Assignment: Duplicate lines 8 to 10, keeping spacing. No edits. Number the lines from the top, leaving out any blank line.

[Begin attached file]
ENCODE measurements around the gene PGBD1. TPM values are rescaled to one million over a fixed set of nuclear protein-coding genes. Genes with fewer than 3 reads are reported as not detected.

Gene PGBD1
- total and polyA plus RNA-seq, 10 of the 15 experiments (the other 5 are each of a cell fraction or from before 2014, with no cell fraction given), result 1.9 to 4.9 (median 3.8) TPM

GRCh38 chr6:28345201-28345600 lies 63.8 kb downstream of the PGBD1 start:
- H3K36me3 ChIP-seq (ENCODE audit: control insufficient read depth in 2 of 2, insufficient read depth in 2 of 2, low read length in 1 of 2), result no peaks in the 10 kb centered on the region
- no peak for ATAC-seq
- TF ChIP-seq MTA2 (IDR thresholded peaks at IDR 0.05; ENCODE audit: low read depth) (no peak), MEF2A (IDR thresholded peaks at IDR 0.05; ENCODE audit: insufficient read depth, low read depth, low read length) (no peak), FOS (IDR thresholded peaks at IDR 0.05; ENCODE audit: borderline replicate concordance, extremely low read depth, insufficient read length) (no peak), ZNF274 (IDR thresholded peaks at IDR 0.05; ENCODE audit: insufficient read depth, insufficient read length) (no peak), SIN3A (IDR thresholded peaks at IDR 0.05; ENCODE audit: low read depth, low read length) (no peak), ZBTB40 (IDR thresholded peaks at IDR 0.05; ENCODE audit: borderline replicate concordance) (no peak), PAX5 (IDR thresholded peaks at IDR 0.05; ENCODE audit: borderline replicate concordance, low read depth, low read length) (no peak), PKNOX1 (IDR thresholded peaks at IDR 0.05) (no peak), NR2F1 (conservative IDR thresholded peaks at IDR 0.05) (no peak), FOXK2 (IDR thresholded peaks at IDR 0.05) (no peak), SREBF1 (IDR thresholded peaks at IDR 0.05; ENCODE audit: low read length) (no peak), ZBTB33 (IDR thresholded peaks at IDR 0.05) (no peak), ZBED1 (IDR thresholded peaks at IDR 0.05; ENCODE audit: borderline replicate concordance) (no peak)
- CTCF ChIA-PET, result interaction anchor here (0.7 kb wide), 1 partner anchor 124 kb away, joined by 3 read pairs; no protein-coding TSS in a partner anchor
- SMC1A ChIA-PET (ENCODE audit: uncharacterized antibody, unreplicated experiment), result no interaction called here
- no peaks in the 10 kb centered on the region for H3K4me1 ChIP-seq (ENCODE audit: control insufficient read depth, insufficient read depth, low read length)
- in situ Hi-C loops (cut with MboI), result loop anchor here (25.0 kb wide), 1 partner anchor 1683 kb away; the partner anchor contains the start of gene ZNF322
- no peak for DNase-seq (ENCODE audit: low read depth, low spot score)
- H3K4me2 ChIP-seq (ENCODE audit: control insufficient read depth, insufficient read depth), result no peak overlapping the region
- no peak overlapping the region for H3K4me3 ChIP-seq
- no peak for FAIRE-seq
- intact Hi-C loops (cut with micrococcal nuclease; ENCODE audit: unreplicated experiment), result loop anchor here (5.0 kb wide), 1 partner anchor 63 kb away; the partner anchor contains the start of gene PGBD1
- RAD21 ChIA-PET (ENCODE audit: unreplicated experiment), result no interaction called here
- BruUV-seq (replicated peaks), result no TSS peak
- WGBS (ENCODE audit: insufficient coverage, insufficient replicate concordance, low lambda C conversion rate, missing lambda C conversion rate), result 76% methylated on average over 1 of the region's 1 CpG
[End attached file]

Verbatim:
- CTCF ChIA-PET, result interaction anchor here (0.7 kb wide), 1 partner anchor 124 kb away, joined by 3 read pairs; no protein-coding TSS in a partner anchor
- SMC1A ChIA-PET (ENCODE audit: uncharacterized antibody, unreplicated experiment), result no interaction called here
- no peaks in the 10 kb centered on the region for H3K4me1 ChIP-seq (ENCODE audit: control insufficient read depth, insufficient read depth, low read length)